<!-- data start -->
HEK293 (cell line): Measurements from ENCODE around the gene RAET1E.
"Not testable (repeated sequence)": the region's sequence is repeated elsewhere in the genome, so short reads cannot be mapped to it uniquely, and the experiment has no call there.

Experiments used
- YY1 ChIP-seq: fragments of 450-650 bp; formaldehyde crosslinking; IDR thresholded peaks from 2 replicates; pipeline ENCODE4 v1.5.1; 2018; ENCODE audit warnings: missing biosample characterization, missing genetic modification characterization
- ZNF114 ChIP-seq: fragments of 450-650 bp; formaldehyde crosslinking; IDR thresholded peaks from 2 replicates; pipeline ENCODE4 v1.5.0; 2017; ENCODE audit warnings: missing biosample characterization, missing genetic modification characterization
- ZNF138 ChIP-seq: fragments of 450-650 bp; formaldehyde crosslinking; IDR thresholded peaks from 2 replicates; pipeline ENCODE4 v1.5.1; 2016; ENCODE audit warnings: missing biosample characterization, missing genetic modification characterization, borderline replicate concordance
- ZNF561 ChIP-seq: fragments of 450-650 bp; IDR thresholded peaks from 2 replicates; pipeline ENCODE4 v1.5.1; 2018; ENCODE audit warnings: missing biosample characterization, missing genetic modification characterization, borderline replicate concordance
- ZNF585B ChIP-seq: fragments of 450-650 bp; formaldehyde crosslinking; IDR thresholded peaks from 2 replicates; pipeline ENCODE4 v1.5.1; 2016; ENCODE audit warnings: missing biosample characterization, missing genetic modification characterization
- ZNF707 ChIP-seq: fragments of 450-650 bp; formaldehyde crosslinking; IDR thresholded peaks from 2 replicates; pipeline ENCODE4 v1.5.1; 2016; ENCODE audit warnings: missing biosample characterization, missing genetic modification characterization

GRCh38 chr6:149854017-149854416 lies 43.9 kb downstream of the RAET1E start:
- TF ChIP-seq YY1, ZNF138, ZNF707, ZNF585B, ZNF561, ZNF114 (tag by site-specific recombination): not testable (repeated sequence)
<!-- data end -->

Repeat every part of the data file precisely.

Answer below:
HEK293 (cell line): Measurements from ENCODE around the gene RAET1E.
"Not testable (repeated sequence)": the region's sequence is repeated elsewhere in the genome, so short reads cannot be mapped to it uniquely, and the experiment has no call there.

Experiments used
- YY1 ChIP-seq: fragments of 450-650 bp; formaldehyde crosslinking; IDR thresholded peaks from 2 replicates; pipeline ENCODE4 v1.5.1; 2018; ENCODE audit warnings: missing biosample characterization, missing genetic modification characterization
- ZNF114 ChIP-seq: fragments of 450-650 bp; formaldehyde crosslinking; IDR thresholded peaks from 2 replicates; pipeline ENCODE4 v1.5.0; 2017; ENCODE audit warnings: missing biosample characterization, missing genetic modification characterization
- ZNF138 ChIP-seq: fragments of 450-650 bp; formaldehyde crosslinking; IDR thresholded peaks from 2 replicates; pipeline ENCODE4 v1.5.1; 2016; ENCODE audit warnings: missing biosample characterization, missing genetic modification characterization, borderline replicate concordance
- ZNF561 ChIP-seq: fragments of 450-650 bp; IDR thresholded peaks from 2 replicates; pipeline ENCODE4 v1.5.1; 2018; ENCODE audit warnings: missing biosample characterization, missing genetic modification characterization, borderline replicate concordance
- ZNF585B ChIP-seq: fragments of 450-650 bp; formaldehyde crosslinking; IDR thresholded peaks from 2 replicates; pipeline ENCODE4 v1.5.1; 2016; ENCODE audit warnings: missing biosample characterization, missing genetic modification characterization
- ZNF707 ChIP-seq: fragments of 450-650 bp; formaldehyde crosslinking; IDR thresholded peaks from 2 replicates; pipeline ENCODE4 v1.5.1; 2016; ENCODE audit warnings: missing biosample characterization, missing genetic modification characterization

GRCh38 chr6:149854017-149854416 lies 43.9 kb downstream of the RAET1E start:
- TF ChIP-seq YY1, ZNF138, ZNF707, ZNF585B, ZNF561, ZNF114 (tag by site-specific recombination): not testable (repeated sequence)